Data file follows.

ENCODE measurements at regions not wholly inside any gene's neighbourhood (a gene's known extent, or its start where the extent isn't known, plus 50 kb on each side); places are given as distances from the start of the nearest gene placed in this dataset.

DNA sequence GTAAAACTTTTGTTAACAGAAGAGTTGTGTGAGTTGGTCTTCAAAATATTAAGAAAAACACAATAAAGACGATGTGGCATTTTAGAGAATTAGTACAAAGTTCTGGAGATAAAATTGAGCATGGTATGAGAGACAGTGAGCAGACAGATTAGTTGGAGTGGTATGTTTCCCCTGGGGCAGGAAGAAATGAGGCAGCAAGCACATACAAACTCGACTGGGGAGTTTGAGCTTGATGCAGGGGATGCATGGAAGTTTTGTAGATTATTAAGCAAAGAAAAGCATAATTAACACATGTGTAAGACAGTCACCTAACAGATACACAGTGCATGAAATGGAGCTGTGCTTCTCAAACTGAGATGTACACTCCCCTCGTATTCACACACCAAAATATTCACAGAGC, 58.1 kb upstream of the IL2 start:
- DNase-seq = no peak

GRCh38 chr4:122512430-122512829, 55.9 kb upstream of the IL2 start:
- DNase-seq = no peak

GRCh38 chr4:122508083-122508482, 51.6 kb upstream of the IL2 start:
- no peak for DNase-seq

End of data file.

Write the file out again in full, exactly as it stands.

ENCODE measurements at regions not wholly inside any gene's neighbourhood (a gene's known extent, or its start where the extent isn't known, plus 50 kb on each side); places are given as distances from the start of the nearest gene placed in this dataset.

DNA sequence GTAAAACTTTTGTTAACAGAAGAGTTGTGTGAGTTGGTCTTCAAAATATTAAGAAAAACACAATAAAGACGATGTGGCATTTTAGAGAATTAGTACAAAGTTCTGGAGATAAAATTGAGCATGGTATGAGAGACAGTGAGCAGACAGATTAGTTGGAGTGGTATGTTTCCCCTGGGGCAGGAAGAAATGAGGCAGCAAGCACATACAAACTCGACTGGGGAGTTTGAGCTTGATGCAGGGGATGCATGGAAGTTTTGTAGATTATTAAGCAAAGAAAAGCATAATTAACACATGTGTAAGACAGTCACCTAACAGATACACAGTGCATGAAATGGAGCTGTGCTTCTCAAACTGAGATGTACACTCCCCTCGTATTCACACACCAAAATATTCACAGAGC, 58.1 kb upstream of the IL2 start:
- DNase-seq = no peak

GRCh38 chr4:122512430-122512829, 55.9 kb upstream of the IL2 start:
- DNase-seq = no peak

GRCh38 chr4:122508083-122508482, 51.6 kb upstream of the IL2 start:
- no peak for DNase-seq